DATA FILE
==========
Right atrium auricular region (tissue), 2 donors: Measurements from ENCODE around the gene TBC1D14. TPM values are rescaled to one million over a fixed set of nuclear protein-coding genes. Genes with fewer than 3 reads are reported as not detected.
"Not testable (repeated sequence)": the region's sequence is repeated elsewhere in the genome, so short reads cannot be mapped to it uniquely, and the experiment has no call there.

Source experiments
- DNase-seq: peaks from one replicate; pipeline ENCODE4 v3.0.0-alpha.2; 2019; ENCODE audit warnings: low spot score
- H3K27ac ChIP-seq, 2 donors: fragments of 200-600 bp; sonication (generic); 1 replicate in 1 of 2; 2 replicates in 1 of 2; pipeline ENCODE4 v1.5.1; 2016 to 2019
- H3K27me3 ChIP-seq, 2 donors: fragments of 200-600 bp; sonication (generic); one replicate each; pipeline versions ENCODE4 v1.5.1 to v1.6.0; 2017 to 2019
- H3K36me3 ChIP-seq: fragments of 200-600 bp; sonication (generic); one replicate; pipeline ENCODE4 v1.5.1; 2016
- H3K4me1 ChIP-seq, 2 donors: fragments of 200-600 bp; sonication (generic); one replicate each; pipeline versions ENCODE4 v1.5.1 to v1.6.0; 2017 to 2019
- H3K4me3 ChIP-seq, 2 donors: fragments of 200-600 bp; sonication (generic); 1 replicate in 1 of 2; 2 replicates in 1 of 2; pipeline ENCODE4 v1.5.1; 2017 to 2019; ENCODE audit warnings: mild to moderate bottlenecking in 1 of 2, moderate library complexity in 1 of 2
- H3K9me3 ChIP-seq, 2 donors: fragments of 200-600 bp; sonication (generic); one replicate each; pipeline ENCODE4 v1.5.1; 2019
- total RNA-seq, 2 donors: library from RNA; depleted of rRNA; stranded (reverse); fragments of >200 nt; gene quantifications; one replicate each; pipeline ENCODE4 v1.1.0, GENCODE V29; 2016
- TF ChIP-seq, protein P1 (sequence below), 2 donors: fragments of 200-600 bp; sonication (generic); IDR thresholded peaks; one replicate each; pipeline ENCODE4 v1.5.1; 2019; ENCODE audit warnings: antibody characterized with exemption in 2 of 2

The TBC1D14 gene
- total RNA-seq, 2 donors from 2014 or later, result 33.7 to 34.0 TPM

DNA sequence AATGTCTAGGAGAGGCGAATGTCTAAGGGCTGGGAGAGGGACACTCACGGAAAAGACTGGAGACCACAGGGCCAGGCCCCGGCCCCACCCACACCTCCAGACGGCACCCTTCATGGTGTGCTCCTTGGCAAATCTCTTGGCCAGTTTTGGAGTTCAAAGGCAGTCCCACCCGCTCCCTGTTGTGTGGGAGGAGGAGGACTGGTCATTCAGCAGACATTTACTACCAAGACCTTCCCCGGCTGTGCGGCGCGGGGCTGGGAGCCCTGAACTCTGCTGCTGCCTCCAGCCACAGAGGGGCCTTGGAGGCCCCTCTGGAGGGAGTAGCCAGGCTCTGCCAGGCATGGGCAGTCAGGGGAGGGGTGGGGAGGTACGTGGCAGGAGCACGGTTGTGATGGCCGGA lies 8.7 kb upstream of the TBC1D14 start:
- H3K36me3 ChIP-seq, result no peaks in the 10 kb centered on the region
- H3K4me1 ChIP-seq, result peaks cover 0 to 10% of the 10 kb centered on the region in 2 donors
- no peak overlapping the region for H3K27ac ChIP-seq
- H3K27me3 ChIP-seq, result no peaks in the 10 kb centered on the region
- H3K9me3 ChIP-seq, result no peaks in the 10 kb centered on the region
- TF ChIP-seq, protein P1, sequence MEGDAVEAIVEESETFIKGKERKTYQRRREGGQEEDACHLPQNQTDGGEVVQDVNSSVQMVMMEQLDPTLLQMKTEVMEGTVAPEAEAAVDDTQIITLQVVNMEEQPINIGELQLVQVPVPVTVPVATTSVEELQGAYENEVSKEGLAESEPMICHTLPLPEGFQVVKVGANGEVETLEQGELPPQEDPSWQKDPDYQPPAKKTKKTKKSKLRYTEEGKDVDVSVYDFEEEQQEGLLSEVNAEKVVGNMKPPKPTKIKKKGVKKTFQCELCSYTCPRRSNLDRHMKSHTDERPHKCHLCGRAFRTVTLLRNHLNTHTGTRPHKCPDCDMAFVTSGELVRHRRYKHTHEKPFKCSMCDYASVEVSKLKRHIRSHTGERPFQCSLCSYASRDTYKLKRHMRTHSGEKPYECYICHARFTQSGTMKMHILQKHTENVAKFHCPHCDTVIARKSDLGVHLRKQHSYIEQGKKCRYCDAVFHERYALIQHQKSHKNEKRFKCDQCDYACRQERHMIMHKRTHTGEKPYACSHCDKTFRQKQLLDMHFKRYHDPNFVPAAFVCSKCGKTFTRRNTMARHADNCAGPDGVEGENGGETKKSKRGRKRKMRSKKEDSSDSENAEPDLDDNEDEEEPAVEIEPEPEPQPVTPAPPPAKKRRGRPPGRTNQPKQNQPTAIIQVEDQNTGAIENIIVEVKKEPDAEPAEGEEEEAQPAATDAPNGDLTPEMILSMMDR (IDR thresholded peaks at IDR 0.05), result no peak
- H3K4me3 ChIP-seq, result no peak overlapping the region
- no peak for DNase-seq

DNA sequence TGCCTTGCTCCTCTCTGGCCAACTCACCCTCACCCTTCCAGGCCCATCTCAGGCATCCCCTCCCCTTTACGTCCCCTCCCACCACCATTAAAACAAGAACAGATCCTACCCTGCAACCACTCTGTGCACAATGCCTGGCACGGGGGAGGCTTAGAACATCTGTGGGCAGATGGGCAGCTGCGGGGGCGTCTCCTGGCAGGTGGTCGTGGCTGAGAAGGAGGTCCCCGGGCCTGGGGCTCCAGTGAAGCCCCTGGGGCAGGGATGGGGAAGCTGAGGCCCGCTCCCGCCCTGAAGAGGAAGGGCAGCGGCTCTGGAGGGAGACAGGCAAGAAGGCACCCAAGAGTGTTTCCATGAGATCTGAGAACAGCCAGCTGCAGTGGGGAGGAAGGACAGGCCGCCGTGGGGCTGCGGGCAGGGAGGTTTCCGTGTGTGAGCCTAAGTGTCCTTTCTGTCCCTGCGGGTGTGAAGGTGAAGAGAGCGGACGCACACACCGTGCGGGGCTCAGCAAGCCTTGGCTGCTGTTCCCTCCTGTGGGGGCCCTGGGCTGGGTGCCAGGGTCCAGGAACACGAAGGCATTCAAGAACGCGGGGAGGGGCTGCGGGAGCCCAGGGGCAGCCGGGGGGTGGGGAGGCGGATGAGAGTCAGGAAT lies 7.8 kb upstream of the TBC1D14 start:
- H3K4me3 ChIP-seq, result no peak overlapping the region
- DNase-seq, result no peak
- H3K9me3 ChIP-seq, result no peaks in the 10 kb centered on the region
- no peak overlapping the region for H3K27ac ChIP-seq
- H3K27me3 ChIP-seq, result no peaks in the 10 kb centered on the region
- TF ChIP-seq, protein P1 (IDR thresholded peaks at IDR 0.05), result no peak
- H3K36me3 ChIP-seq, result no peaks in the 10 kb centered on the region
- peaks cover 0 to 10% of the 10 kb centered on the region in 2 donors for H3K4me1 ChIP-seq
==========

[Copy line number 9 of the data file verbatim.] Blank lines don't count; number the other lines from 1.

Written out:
- H3K4me3 ChIP-seq, 2 donors: fragments of 200-600 bp; sonication (generic); 1 replicate in 1 of 2; 2 replicates in 1 of 2; pipeline ENCODE4 v1.5.1; 2017 to 2019; ENCODE audit warnings: mild to moderate bottlenecking in 1 of 2, moderate library complexity in 1 of 2